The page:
There is nothing glamorous about garbage collection, but it’s one of those broken windows that communicate powerfully, whether left broken, or fixed.

Cleaning up the area around the COP is one way to communicate intention to stay.

But more than just talk about a new Baghdad, our people contracted locals to pick up the garbage.

Our people also built a small garbage collection point, and when the people started to see that the garbage truly was getting hauled away in trucks, they started using the collection point.

A wall is only as strong as the man who guards it. They left it behind. Back at COP Amanche, this model of an unfinished building out back of the Babel College sits in one of the offices. Tons of rebar and other materials were stacked up out there, but the work has halted for now.

Meanwhile, all over Baghdad, the big concrete barriers are being hauled out to make new COPs like Amanche.

Soldiers working at COP Amanche. That Minaret in the background is the same seen in the photo near the beginning of the dispatch.

Engineers are working hard all over the city, 24 hours a day, putting up new COPs.

Emplacing a wall shield.

Building a wall around Babel College.

Back of the college, now COP Amanche.

Courtyard at COP Amanche.

During the first days, as sandbags unloaded on the roof, a shootout started.

The 1-4 Cavalry exercised excellent fire discipline and did not allow themselves to be baited into shooting up the neighborhood they plan to secure. I made video and shot a few still photos at the same time. The video shows our guys holding their fire while trying to nail down and shoot one of the enemy, but unfortunately one of our guys ran up to the roof with no helmet, and if I show the video, no doubt someone at the Pentagon will come down on his head for forgetting his helmet briefly.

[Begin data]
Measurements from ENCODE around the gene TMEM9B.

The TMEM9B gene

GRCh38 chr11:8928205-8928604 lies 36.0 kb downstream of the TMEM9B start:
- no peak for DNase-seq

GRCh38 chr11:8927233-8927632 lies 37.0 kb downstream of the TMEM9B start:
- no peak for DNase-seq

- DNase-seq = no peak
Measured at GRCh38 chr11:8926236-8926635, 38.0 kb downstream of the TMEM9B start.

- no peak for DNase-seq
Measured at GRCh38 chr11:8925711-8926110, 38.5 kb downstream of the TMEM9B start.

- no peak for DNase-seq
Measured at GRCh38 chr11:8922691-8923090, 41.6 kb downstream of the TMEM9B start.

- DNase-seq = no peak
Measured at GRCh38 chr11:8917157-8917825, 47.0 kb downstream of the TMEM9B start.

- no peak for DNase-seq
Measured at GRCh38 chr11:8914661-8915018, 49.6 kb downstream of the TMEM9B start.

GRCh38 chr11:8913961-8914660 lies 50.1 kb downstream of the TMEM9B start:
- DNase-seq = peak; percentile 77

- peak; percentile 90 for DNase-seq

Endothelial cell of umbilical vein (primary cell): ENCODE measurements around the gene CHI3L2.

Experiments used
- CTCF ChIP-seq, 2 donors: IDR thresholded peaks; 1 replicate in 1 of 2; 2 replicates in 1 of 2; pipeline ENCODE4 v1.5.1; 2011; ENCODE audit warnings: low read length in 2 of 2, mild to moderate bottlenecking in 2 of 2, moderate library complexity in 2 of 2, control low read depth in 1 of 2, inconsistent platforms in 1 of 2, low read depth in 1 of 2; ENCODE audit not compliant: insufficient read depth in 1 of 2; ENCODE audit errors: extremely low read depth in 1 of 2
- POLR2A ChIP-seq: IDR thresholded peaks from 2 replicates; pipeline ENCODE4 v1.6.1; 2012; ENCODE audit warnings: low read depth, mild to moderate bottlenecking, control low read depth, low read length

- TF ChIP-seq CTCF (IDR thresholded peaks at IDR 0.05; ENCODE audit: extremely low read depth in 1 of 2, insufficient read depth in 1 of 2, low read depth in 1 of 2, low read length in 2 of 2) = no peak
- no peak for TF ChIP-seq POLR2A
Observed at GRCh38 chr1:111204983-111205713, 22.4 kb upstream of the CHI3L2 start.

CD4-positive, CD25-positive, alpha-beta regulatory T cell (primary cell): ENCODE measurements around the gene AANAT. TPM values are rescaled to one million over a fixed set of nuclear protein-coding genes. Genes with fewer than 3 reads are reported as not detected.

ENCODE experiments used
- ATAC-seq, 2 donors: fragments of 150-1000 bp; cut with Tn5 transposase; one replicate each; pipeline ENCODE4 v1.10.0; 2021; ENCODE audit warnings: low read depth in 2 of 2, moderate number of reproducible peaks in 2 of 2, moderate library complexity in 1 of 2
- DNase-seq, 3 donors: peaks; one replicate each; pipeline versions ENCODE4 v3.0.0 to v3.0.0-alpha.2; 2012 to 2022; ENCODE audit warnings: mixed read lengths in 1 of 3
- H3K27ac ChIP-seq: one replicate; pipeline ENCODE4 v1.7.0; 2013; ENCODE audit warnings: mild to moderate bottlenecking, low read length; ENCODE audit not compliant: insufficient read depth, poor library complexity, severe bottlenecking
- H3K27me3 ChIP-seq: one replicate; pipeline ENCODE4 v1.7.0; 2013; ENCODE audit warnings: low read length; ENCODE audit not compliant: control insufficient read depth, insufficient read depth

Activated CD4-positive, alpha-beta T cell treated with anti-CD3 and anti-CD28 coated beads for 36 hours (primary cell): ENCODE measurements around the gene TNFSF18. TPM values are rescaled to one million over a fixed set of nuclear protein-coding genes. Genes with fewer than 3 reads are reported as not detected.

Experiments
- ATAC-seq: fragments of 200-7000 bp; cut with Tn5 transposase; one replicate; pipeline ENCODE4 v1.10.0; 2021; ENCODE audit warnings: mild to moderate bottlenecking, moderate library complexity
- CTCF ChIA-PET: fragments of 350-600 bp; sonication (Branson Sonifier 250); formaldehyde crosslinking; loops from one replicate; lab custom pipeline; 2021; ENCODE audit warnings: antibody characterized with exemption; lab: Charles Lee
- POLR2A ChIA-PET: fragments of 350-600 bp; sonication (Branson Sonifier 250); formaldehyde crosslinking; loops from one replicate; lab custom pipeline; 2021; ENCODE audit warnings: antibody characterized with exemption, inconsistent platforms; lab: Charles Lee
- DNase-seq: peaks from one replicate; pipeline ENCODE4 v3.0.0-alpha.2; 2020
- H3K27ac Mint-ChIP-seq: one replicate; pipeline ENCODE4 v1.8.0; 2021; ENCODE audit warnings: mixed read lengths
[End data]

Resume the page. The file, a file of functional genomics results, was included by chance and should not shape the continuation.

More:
Catching a nap on the roof when things quiet down.

Lonely Sorrow

Each day, the 1-4 usually finds a couple of people who are murdered, though the Iraqi Police say the numbers are greatly decreasing.

[Book from the college library: highlighted electronically.]

We were driving down the road when we saw a “dead man.” 1-4 stopped to check him out—looking for bombs and snipers, too—and I heard one of the commanders come on the radio and say something like, “This one’s not dead yet.” Like something straight from Monty Python, humorous in the dark way that war can warp the sense of humor. Our medic was beside me in the humvee, and he got out and checked the man who was laying flat when we first came across him.

The man was shaky on his feet but trying to rise.

He got up, drank some water.

Gradually he seemed to come around.

The interpreter got the answers.

He was having a seizure and had run out of medicine.

War Incurs for U.S. A Profound Outside Odium

[Book from the college library: highlighted electronically.]

Some people at home complain that we will lose more soldiers by putting more out with Iraqis. They probably are right. Heavily armed Iraqi police and soldiers have had hundreds of chances to kill me personally, and haven’t done so yet. They are not all our enemies.

Though we will almost certainly lose more soldiers by weaving them more tightly with Iraqi forces and people, this is a price we must be willing to face. I might feel guilty writing that we have to take these chances if I were not planning to stay out with them.

The new troops who are flooding into Iraq are coming with an entirely new plan in mind. They will move out into the neighborhoods. In each of nearly 80 neighborhoods, our people will make “Combat Outposts” and staff those with American and Iraqi forces or police.

In an Iraqi Police Commander’s office: Building the COPs, cleaning up trash and so forth, is only a small part of this. In order for us to get out of here without the civil war turning into full-on genocide, the Iraqi government must get back on its feet.